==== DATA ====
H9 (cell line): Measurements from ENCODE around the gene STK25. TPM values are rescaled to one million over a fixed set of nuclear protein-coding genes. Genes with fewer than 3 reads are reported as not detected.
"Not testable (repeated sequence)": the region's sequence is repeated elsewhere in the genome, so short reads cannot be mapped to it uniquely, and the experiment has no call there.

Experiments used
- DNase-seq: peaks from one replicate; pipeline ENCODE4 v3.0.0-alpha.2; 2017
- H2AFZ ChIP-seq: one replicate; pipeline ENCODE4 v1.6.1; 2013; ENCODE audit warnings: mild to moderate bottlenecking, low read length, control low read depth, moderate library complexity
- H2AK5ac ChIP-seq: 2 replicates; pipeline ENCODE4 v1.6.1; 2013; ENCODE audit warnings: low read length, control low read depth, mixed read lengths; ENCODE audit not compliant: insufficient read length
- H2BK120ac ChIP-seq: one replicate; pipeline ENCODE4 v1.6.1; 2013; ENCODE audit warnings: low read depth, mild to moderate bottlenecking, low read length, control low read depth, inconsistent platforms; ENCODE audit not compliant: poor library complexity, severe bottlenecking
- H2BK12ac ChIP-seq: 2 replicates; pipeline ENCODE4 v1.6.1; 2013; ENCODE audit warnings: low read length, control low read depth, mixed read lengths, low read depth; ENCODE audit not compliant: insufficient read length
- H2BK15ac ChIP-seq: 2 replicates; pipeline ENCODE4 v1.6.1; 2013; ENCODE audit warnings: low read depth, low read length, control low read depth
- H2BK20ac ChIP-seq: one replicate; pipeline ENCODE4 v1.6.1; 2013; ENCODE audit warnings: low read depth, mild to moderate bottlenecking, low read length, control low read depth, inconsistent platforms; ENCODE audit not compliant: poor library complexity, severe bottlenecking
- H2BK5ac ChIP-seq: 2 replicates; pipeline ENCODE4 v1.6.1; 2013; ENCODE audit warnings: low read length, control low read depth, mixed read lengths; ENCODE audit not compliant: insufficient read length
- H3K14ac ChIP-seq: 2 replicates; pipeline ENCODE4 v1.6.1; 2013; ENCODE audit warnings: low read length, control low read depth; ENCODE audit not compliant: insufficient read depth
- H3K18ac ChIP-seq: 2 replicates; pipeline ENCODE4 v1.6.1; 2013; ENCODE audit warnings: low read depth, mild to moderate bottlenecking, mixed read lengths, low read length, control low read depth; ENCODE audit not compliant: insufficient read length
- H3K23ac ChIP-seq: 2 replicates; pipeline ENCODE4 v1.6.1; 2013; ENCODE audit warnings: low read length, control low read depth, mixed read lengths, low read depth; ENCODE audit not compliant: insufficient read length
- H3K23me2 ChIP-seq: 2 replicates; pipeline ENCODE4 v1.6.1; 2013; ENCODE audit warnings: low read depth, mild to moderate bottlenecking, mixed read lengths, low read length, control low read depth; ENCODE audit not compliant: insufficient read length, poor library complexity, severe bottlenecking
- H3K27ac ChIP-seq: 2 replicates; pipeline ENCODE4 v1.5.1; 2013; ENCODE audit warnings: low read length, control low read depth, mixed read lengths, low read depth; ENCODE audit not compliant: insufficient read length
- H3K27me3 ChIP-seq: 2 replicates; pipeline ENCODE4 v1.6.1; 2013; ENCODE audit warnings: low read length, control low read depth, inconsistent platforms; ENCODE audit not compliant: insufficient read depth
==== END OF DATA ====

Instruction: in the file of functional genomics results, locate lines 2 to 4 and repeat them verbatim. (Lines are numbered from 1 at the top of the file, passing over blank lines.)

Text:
"Not testable (repeated sequence)": the region's sequence is repeated elsewhere in the genome, so short reads cannot be mapped to it uniquely, and the experiment has no call there.

Experiments used
- DNase-seq: peaks from one replicate; pipeline ENCODE4 v3.0.0-alpha.2; 2017